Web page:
When it comes to B, boy, has she earned that right. Most kids have to bust their guts to get through preparation for one Bat Mitzvah. For B, today’s was her third one. Thanks to family circumstances, she studied for two previous portions. With today, she only has 49 more and she’ll have a complete set!  
One advantage B did have, however, was she was no stranger to dealing with large audiences. Indeed, today barely rates a mention in her life. She has performed in musicals -- as a future president no less -- and I have sat and watched her sing “Imagine” with other parents sitting next to me brought to tears. And about a year or so ago, B managed to be interviewed on radio in front of 13 million NPR listeners and talk about parents, pocket money and candy. Suffice it to say, public performances do not phase her. 
I could spend some time regaling you of B’s fine qualities. She rose to the challenge of a hearing impediment to become a beautiful singer. She rose to the challenge of a dearth of accessible information to become the world expert on the folks who cured us of ulcers. And she rose to the challenge of physical contact to become a black belt in Taekwondo.  
And then there is the really unusual stuff. Did you know that B once forced her brother to drink water to game a potty incentive system? Did you know that she can remember every meal she has ever had? Try her. She’s like Rain Man that way.  And did you know that she once grilled the Treasurer of Australia, at Age 8, on Australia’s climate change policy and in order to get out of that he picked a physical fight with her?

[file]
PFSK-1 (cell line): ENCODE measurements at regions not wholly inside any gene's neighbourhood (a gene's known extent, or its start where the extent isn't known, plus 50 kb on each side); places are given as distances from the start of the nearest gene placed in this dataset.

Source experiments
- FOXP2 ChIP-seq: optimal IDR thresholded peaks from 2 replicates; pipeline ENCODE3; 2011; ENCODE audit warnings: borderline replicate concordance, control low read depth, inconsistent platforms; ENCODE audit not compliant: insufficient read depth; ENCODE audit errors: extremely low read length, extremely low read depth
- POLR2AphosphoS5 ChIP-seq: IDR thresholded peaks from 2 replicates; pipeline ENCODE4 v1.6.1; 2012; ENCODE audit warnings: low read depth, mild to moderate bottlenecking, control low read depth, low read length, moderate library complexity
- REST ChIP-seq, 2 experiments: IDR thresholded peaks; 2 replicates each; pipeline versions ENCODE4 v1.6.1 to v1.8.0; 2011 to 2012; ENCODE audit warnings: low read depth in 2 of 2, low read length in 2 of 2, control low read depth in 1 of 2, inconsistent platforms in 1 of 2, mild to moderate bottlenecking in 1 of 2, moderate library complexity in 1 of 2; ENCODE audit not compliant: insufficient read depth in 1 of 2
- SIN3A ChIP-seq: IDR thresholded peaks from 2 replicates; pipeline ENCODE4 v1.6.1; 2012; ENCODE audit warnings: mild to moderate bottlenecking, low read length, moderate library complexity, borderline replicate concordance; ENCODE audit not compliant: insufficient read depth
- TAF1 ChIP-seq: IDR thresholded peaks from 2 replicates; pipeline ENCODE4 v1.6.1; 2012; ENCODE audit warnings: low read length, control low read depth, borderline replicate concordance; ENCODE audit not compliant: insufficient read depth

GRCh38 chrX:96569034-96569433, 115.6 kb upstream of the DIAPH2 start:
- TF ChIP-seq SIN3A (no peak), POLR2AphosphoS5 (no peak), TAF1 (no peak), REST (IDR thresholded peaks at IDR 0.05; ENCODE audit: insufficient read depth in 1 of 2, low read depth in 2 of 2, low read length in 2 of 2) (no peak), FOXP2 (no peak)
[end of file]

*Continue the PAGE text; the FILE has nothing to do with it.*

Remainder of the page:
So B has achievements but she also has values. She has a strong sense of equality. B believes that no one should get more than her. Well, I guess mathematically that’s inequality. But it is a strong value. 
I’ve also noticed changes in her behaviour over the years. For instance, when I used to ask her to do something, she’d say “what?” because of her hearing problems. Now when I ask her to do something she says “what?” [NOTE: it is all in how it is said.] So the problem has moved from her ears to her eyes that can do a considerable amount of rolling. Correspondingly, in the past, I would do this [hold out hands] to help her as she decided something. Now I spend alot more time doing this [bury face in hand].